Here's a great article:

http://tinyurl.com/9qucu

My favorite passage is the flyby of pop psychology in the early going: Children are capable of irony, but they aren't capable of sarcasm. (Maybe this is why teenager are so smartass: They're trying to prove that they're old enough to GET it.)

But you aren't even being ironic. You're being willfully simplistic and ignorant, and nothing is less becoming to the rational mind.

Paging Mr Hrisskopoulos.... Wet cleanup on aisle 4... Paul?... Aisle four.

Posted by: Crid at March 27, 2007 6:08 AM

I don't know why GUYS got capitalized, it's a CapsLock kinda morning in California.

Also, Grisham is readable, he's just not enjoyable. For some vacations, that's good enough

Posted by: Crid at March 27, 2007 6:10 AM

The San Diego diocese is filing for Chapter 11 bankruptcy, because of all the court settlements from the abuse scandals. It will be a way for the diocese to avoid paying future settlements.

http://www.signonsandiego.com/news/metro/20070227-1736-bn27diocese.html

Posted by: Joe at March 27, 2007 6:37 AM

The day the church runs out of money is the day I run out of cheap vulgarities.

Posted by: Amy Alkon at March 27, 2007 6:47 AM

Allegra Goodman's book is a good read, yes, and by spending time on research she got the atmosphere of a biological research lab very right. But as a writer, she never got "inside the head" of the principal character and thus we readers never actually found out if the accusation of fraud was in fact true or not. I found that terribly disappointing.

Posted by: Stu "El Inglés" Harris at March 27, 2007 6:50 AM

"Grisham is readable?"

Posted by: Amy Alkon

Thunk!!!..a palpable hit!

Fair question. Still - he has tossed off some of the great potboiler opening scenes, in my humble etc

Posted by: Jody Tresidder at March 27, 2007 6:52 AM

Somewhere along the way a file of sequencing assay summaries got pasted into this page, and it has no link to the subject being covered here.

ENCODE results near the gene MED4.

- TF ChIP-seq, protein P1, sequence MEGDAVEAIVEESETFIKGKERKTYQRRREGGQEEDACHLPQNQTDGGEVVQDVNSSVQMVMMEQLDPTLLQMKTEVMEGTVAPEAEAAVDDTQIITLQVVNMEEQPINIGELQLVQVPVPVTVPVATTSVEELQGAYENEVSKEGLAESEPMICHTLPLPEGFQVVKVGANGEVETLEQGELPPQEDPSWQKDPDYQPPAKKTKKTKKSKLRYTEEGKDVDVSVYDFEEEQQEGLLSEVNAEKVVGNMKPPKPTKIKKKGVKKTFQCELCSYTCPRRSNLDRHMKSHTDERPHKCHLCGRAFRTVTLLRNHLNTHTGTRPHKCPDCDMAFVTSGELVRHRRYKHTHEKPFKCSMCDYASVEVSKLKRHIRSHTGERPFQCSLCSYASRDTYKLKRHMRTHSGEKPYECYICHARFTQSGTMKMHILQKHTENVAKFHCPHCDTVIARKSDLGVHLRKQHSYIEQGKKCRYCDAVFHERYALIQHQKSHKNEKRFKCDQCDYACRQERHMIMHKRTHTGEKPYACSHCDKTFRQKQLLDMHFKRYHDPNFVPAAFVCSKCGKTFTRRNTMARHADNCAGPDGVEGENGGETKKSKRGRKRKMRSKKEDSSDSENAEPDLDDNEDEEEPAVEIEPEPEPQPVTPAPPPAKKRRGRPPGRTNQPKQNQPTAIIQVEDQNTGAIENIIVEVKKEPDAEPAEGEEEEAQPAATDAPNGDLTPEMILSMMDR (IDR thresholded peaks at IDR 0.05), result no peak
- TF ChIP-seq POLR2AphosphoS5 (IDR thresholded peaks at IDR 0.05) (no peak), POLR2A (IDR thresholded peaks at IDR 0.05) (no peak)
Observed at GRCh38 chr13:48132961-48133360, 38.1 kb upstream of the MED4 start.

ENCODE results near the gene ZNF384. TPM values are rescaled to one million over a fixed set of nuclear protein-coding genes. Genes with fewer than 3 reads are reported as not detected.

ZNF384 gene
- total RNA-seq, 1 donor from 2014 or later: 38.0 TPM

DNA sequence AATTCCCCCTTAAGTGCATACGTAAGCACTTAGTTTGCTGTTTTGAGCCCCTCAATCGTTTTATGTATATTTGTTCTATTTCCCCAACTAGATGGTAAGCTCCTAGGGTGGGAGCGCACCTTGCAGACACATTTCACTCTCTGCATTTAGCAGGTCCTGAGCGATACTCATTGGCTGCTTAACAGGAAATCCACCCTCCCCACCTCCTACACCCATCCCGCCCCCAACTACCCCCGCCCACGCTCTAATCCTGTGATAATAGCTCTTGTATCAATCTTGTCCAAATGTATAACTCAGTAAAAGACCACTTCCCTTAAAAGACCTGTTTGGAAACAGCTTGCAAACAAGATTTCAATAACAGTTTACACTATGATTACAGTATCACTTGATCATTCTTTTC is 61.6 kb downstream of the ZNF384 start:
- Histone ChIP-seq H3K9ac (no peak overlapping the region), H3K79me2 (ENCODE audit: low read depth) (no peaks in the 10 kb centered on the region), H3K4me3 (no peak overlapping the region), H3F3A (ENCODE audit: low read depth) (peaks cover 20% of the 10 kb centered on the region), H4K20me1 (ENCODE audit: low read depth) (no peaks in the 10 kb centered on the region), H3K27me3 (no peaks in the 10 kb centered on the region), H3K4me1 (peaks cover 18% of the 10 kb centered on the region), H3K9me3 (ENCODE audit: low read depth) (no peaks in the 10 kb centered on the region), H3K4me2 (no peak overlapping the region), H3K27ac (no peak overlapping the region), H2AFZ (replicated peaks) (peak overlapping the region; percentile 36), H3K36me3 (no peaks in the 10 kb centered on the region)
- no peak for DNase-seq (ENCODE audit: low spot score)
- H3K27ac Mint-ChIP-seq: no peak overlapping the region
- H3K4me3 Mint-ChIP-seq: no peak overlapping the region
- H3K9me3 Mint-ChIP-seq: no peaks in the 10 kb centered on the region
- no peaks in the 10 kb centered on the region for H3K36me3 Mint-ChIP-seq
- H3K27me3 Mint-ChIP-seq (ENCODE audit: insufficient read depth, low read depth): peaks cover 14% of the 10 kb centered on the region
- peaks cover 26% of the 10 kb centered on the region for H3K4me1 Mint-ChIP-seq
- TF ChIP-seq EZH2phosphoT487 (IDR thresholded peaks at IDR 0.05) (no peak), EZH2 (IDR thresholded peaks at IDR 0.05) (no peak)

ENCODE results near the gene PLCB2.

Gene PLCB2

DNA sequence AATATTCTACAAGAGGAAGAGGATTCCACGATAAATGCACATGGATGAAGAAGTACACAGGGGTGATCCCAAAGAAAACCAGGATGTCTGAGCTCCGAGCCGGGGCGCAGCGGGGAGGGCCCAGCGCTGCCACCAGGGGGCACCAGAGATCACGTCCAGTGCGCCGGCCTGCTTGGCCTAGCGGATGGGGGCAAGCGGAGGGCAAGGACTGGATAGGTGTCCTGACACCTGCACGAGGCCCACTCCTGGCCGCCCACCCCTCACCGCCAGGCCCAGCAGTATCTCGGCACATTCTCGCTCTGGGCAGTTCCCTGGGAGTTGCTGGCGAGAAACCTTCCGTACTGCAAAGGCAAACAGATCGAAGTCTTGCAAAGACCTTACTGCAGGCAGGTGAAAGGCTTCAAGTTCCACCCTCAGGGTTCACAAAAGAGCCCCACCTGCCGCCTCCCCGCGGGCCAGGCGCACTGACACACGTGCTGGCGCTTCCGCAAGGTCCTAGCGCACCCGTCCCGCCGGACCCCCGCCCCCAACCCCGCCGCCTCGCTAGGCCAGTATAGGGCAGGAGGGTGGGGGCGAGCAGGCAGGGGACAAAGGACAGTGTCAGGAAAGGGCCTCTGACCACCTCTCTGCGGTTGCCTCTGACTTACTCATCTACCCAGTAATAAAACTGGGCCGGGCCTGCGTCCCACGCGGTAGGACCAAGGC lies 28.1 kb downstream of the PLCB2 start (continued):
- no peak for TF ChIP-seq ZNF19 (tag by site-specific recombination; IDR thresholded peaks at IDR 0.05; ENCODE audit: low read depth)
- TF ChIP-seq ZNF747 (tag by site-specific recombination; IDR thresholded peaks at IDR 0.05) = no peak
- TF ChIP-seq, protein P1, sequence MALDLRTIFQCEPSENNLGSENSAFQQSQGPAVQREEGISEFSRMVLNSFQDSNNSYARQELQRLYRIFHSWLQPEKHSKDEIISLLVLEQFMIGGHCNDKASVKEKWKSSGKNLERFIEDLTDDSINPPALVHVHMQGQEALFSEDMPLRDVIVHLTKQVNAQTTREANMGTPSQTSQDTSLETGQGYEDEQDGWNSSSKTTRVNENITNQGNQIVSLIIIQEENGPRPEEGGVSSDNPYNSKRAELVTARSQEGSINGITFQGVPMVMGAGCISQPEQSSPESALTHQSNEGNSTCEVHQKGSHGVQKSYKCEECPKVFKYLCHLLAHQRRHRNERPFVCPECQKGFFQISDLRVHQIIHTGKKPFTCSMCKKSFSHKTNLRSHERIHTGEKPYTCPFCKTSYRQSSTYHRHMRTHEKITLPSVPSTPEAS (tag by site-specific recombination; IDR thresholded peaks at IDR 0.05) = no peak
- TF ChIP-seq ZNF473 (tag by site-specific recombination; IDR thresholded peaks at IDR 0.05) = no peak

"...thus we readers never actually found out if the accusation of fraud was in fact true or not. I found that terribly disappointing."

Stu,
I'm SO glad you wrote that!

I totally agree - but I scolded myself for feeling short changed by the novel's conclusion, on the grounds that I was being dim and simplistic.

Posted by: Jody Tresidder at March 27, 2007 7:01 AM

It is more about legal manipulation of the bankruptcy laws than running out of money. I believe each lawsuit is handled only through the individual diocese. If one does run out of money... it will be highly unlikely that the other dioceses or the Vatican to pitch in to help. This has been the main strategy of the Vatican to keep the priest abuse scandal local and away from the Holy See.

Well, US Federal Court Judge John G. Heyburn II green lit a civil lawsuit by 3 victims claiming the Vatican was negligent and failed to inform local authorities of the abuse. It will open the flood gates of future lawsuits aimed at the Vatican City.

Posted by: Joe at March 27, 2007 7:26 AM

I have learned that those who are religious follow a completely different code of conduct. The one commonality would be that it is entirely self centered, as they believe themselves superior to everyone else, especially those who are non-religious, or of a different religion. Because they are already living in a fantasy world, they can justify pretty much any kind of behaviour with their remarkably fluid imagination.

Bottom line is, be extremely careful around them, as they are capable of doing things the ethical will not allow themselves to do.